Question Comments on "8 motherboard features you may not need"

Tanyac

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Aug 30, 2014
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This is not a question.
The forums do not provide a means of commenting on news, reviews and features. So this appears the only way to do it.
(https://forums.tomshardware.com/threads/how-to-comment-on-news-reviews-and-features.3470045/post-20975643)

Commenting on this feature article; https://www.tomshardware.com/reviews/motherboard-features-you-dont-need,6077.html

1. SATA Ports. My motherboard has 10. With 3 x NVMe M.2 drives installed I lose 6 of those ports. With 3 Optical drives I end up with capacity for 1 SATA HDD. Point being, that many motherboards sacrifice sata ports for M.2 slots. You have to be careful when selecting a motherboard how many ports you are going to lose.

2. I have a 10G XG-C100C. It's extremely slow to detect the network (12-15 seconds). ASUS don't have a fix for it, and won't even acknowledge the issues. The PC is connected to a Netgear MS510TX Multigig switch. Files transfer to my server (Which also has 10G NIC and connected to a second MS510TX), at speeds of up to 1GB/s. Average speed though is about 325MB/s in either direction. With 10 Pcs in this house, all hitting either the Kodi server, or my web/file server the faster NICs have totally eliminated slow downs caused by people hammering the network. Cost me under $1000 AUD to get 5 PCs at 2.5G, 5G and 10G, the switches being $700 of that total cost. 10G networking is not mainstream yet. Maybe in another 5 years :( There are not many 10G affordable Adapter options, and motherboard offerings are typically 2.5G and double the price of the motherboard. Definitely not worth the added cost.

3. Do you dual boot? Having a second NIC assigned to your alternate operating system stops confusion with things like WSUS, or other devices that use your MAC or IP address to identify the device. For servers, NIC teaming was worthwhile, but with 10G you can forget the complexities of setting up teaming. But with dual NICs you can also set up Load Balancing and Fail Over. In a home network, Load Balancing is essentially meaningless and irrelevant, but fail over will keep you going if one NIC should fail.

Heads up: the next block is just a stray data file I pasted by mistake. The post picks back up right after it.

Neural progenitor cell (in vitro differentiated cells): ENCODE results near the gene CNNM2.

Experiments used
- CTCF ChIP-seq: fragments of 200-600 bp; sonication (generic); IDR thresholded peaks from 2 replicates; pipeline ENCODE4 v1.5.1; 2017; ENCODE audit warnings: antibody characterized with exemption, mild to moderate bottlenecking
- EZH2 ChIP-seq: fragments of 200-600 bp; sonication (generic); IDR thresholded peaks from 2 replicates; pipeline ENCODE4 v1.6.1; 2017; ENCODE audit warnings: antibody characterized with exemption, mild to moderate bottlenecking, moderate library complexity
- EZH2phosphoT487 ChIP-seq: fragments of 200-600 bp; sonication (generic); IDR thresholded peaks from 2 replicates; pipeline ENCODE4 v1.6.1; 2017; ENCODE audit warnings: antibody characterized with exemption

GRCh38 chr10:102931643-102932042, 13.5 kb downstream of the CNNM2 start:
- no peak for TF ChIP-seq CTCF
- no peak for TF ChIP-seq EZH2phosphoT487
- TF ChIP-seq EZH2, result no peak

8. Correct me if I'm wrong but you don't really have a choice with video ports - don't all consumer boards have graphics (or are some manufacturers now making graphics-less boards to accommodate Intel's "F" series CPUs?). Onboard graphics can be disabled too, right? Don't want onboard graphics - buy a HEDT board at 2 to 3 times the price. Here, a X299 board will set you back as much as > $1600 AUD.
 
I thought that the ALC1220 codec is a worthy upgrade for someone without a sound card so that they can obtain better music reproduction, improved speech recognition, etc. I've never tried to A:B two computers with different codecs to compare, though. Anyone who's compared want to comment?
 
"8 motherboard features you may not need"

The operative word there is "MAY" not need.

Obviously some people have special needs. But something well above 50% of the readers of Toms Hardware are "gamers" who don't share most..if any..of those special needs.
 

USAFRet

Titan
Moderator
This is not a question.
The forums do not provide a means of commenting on news, reviews and features. So this appears the only way to do it.
(https://forums.tomshardware.com/threads/how-to-comment-on-news-reviews-and-features.3470045/post-20975643)

3. Do you dual boot? Having a second NIC assigned to your alternate operating system stops confusion with things like WSUS, or other devices that use your MAC or IP address to identify the device.
Dual boot is having only one OS running at a time. Switch between the two at boot up.
A single NIC offers no confusion...whichever OS is running has full use of all the hardware.
 

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